By Ron Muhlenkamp
My first draft of this letter, which I wrote three weeks ago began with:
- Europe has not solved its problems;
- Nor has Japan;
- Nor has China;
- Nor has the U.S.
The rest of that draft is now obsolete.
Since mid-September, several items have changed—some economic, some market-related, some psychological.
- The International Monetary Fund (IMF) has lowered its estimate of world Gross Domestic Product (GDP) growth going forward.
- Germany (the strongest economy in Europe) has reported disappointing numbers, particularly in capital goods. It looks like Europe is back in recession.
- The U.S. Federal Reserve Bank (Fed) lowered its estimates of U.S. GDP growth for the next four years.
- Crude oil, which was trading in a range of $100-$110/barrel, fell to $82/barrel The surprise was an announcement by Saudi Arabia that they would not try to keep the price above $100/barrel. This is a change from their prior policy.
- Many hedge funds are having a poor year and are facing redemptions. CalPERS (California Public Employees’ Retirement System) announced that they were withdrawing $25 billion from hedge funds. This drives “forced selling” by those funds. The difficulty is estimating the size of the forced selling.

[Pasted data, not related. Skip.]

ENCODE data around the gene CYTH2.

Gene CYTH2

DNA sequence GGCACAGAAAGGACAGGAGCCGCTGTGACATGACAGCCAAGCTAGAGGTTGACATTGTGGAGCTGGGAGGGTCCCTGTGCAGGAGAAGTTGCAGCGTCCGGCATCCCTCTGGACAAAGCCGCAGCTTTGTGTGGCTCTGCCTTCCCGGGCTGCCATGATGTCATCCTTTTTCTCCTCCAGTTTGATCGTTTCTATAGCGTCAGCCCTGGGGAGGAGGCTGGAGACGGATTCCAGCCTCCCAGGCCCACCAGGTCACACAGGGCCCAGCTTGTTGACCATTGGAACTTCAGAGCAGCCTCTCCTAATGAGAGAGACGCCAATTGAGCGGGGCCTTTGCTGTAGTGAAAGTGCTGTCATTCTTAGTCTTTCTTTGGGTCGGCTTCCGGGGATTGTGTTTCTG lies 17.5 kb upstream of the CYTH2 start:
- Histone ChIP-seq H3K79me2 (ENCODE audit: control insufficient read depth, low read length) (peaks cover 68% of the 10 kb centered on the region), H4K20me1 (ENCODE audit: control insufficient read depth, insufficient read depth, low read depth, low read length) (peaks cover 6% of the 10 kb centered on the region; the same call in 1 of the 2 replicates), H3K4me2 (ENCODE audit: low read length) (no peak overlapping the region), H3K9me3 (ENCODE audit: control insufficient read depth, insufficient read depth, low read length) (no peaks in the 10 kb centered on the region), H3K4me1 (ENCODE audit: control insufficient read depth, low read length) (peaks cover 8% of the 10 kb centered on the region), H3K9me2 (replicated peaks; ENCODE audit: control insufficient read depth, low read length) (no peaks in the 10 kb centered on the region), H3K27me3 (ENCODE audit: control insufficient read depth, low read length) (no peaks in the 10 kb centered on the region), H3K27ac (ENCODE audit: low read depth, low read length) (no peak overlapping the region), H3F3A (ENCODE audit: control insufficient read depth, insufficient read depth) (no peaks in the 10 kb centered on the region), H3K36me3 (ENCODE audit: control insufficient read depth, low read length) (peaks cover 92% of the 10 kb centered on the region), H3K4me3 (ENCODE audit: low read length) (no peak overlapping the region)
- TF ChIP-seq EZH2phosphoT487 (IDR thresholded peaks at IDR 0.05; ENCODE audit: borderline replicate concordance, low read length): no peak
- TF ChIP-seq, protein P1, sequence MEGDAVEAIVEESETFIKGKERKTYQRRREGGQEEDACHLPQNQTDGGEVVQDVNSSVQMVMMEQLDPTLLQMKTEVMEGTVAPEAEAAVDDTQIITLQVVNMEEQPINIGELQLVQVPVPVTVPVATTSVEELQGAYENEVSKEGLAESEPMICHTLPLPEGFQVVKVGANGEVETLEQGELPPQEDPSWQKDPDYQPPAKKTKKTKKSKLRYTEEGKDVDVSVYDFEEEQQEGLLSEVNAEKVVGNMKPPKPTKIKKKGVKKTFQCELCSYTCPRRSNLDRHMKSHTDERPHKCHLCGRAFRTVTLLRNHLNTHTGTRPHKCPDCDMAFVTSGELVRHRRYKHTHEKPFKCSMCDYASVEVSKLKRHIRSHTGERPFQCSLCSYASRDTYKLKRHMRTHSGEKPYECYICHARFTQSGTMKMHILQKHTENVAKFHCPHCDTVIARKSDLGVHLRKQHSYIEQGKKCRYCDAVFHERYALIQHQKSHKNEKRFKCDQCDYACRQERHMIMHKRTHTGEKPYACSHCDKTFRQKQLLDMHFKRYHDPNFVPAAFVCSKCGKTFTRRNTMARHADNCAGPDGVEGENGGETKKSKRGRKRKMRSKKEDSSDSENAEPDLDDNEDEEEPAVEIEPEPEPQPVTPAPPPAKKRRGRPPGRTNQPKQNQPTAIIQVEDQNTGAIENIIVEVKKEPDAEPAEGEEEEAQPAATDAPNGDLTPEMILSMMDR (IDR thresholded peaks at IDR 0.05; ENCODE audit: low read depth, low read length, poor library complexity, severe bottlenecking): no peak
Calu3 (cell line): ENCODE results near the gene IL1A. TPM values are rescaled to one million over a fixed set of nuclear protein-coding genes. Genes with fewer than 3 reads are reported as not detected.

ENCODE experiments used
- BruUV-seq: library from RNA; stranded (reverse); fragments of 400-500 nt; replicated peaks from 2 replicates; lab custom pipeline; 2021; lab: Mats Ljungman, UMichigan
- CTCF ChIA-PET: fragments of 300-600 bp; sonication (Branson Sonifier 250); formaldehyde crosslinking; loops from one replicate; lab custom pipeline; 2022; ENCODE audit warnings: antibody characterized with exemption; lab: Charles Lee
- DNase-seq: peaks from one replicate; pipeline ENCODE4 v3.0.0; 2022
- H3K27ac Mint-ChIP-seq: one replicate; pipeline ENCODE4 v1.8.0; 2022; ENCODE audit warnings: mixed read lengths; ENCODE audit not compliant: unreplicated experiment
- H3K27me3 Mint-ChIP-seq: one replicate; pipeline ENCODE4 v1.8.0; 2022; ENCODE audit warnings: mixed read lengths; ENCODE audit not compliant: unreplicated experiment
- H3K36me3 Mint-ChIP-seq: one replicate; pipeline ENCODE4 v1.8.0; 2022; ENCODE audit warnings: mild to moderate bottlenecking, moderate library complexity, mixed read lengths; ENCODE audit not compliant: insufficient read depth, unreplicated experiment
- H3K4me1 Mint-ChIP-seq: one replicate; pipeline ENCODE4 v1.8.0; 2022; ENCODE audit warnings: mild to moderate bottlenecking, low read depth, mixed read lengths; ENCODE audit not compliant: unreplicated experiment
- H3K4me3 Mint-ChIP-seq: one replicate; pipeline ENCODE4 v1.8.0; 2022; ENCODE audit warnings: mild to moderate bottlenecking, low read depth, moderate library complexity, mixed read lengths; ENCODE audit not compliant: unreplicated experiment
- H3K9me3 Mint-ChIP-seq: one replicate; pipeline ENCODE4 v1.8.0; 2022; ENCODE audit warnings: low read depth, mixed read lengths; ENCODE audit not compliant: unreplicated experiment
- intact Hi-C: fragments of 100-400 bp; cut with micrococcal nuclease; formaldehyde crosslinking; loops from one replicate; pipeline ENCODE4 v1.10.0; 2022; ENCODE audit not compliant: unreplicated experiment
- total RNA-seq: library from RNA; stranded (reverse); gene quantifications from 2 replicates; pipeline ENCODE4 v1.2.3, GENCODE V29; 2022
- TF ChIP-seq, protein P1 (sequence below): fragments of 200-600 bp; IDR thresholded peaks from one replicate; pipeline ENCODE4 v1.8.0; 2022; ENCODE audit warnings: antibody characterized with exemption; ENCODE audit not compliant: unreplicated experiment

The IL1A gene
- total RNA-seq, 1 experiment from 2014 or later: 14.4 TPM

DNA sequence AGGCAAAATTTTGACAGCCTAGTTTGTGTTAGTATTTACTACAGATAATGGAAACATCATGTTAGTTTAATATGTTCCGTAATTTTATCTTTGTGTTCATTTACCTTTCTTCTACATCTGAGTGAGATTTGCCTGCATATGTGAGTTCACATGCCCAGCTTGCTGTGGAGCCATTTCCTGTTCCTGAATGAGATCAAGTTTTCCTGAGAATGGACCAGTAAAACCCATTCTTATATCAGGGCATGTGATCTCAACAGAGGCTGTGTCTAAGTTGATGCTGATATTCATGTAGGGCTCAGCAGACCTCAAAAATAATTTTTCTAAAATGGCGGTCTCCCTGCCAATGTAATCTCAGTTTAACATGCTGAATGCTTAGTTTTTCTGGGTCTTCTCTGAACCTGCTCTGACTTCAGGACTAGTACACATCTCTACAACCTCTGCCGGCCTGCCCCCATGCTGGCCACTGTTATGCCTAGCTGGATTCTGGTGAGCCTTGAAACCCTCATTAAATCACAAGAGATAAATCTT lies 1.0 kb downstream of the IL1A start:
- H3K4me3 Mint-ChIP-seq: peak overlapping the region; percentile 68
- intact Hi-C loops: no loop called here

- Ten-year U.S. Treasury bond yields fell from a range of 2.40%-2.6% to (briefly) below 2 percent. A huge move in a short period of time, the headline is “A Flight to Quality.”
- The battle against ISIS in the Middle East.
- Ebola and the Centers for Disease Control (CDC): It appears that the Center is not prepared for disease control.
All of this together resulted in stock market declines of 7%-12% in a month, depending on which index you measure. The size of this “correction” was not unexpected, but the short timeframe was unusual. On some days the forced selling appeared to feed on itself and bordered on panic liquidation. As I write this letter on 10/17, this selling has abated, at least for the time being. The good news is that we raised some cash coming into this period, and that we’re seeing more and better values than we did 2-3 months ago. The bad news is that we didn’t raise enough cash (in a downturn, you never do) and the prices of our holdings fell with the marketplace. It remains true that although economic data changes gradually, the markets’ response to that data can be rapid.
The comments made by Ron Muhlenkamp in this commentary are opinions and are not intended to be investment advice or a forecast of future events.
Refer to the SMA All-Cap Value Fact Sheet for the Top 20 Holdings and performance data as of the most recent quarter-end.
One cannot invest directly in an Index.